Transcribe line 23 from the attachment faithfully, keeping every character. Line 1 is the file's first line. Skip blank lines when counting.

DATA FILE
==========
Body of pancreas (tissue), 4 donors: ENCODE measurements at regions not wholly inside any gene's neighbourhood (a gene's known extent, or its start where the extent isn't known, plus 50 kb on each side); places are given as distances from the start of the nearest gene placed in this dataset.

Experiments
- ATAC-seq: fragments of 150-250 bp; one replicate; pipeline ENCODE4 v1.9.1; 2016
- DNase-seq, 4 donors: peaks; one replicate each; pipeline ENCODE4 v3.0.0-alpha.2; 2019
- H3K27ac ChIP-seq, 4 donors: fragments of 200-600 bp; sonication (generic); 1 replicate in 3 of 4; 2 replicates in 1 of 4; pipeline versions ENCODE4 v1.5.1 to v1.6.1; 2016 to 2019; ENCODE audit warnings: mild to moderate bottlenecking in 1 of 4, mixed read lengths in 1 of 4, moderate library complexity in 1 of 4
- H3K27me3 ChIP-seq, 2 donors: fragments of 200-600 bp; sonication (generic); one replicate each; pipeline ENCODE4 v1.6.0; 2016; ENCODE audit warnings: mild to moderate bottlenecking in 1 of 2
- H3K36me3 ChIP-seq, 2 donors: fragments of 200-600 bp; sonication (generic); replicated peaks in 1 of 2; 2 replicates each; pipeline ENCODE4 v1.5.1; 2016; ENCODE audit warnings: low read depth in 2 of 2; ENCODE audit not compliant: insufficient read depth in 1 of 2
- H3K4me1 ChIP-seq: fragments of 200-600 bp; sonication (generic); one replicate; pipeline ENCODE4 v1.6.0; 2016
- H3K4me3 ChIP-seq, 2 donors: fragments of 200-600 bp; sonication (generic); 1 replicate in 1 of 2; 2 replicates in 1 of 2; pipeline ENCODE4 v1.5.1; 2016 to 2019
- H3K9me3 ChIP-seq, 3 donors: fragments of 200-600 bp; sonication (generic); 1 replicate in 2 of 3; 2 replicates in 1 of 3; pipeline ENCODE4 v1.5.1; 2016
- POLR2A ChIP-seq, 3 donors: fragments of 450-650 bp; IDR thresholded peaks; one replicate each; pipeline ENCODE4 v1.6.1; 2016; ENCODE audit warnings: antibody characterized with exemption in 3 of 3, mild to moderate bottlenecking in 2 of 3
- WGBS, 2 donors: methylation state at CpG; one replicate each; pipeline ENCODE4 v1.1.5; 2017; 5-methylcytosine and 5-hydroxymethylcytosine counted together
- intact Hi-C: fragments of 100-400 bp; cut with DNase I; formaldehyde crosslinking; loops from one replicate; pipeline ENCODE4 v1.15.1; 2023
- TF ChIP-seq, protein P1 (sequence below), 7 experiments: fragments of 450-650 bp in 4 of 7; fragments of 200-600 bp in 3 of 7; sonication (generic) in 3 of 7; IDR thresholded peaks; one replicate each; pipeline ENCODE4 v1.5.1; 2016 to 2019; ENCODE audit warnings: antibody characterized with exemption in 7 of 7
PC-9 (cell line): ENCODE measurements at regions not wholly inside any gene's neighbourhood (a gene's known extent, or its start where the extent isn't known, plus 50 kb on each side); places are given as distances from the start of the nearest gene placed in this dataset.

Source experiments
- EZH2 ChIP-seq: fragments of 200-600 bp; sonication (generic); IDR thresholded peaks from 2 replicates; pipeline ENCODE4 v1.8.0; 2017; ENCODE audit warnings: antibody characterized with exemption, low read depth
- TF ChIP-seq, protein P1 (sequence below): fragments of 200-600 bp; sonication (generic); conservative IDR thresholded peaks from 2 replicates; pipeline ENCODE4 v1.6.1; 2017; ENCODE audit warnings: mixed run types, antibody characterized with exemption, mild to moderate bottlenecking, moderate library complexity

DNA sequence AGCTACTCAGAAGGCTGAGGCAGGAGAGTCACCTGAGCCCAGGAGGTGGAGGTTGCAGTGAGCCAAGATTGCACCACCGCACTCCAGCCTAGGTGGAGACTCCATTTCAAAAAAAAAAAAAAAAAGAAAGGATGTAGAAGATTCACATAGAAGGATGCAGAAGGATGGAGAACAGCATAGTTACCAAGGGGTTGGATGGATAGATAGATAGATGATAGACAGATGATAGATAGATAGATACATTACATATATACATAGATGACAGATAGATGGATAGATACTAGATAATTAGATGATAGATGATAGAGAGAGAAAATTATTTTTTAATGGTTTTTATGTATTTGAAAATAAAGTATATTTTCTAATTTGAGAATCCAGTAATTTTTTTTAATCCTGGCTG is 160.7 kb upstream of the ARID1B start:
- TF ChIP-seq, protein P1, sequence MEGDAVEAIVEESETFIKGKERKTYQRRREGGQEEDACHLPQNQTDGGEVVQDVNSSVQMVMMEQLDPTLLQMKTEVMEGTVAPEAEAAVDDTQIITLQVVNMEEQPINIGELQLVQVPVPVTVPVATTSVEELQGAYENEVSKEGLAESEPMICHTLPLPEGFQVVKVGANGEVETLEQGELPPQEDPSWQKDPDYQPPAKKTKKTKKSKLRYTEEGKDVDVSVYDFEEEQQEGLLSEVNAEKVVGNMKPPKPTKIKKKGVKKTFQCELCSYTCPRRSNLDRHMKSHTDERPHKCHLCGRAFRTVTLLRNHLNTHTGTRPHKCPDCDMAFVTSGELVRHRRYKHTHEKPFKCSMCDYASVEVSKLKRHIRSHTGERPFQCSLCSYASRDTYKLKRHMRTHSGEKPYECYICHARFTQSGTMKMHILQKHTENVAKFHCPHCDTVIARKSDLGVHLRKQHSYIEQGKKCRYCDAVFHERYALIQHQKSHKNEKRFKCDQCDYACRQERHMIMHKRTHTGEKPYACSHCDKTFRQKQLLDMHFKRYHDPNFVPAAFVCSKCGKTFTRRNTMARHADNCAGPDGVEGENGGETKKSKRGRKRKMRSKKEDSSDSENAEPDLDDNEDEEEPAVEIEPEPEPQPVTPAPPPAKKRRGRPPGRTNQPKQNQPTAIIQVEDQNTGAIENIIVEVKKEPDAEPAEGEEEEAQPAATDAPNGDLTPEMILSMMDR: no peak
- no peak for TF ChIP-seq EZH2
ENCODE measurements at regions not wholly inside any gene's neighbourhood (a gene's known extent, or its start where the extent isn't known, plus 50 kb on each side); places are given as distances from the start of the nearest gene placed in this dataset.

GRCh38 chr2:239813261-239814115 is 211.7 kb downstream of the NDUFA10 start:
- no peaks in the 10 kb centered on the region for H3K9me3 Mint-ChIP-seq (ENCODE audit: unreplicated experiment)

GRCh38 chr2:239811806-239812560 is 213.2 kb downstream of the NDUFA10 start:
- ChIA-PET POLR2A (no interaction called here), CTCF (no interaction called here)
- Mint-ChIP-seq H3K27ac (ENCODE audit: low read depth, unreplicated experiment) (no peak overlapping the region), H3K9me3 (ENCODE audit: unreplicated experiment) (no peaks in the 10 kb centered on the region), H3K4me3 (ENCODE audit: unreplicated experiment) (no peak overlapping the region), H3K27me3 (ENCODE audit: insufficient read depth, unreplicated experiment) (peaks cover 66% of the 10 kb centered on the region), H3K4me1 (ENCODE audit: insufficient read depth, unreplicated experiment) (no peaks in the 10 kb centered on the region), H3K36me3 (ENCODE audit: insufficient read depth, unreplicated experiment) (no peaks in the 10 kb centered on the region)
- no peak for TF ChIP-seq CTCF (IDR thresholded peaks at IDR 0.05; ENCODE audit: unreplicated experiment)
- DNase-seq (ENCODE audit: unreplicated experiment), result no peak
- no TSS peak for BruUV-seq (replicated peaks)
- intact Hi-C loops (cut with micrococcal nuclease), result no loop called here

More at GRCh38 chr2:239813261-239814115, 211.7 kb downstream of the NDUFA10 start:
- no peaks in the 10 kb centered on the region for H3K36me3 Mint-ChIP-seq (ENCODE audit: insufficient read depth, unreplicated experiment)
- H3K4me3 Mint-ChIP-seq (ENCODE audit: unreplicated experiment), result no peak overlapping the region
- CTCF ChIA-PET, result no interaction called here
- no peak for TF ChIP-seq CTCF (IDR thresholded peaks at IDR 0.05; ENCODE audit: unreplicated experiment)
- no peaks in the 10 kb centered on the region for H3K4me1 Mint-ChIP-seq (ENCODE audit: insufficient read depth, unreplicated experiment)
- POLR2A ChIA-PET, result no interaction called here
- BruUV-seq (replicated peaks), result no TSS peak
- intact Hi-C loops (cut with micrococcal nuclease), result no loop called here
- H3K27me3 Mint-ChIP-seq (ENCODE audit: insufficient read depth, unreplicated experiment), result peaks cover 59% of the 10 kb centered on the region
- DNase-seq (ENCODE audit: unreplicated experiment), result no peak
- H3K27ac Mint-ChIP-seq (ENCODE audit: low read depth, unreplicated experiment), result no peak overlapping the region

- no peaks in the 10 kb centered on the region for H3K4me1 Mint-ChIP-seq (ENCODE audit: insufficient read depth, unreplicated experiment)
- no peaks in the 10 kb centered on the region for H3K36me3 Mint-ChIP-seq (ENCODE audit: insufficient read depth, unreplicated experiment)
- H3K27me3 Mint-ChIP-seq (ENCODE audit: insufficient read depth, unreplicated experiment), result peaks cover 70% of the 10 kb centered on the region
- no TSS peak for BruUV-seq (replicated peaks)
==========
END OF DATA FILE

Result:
GRCh38 chr2:239813261-239814115 is 211.7 kb downstream of the NDUFA10 start: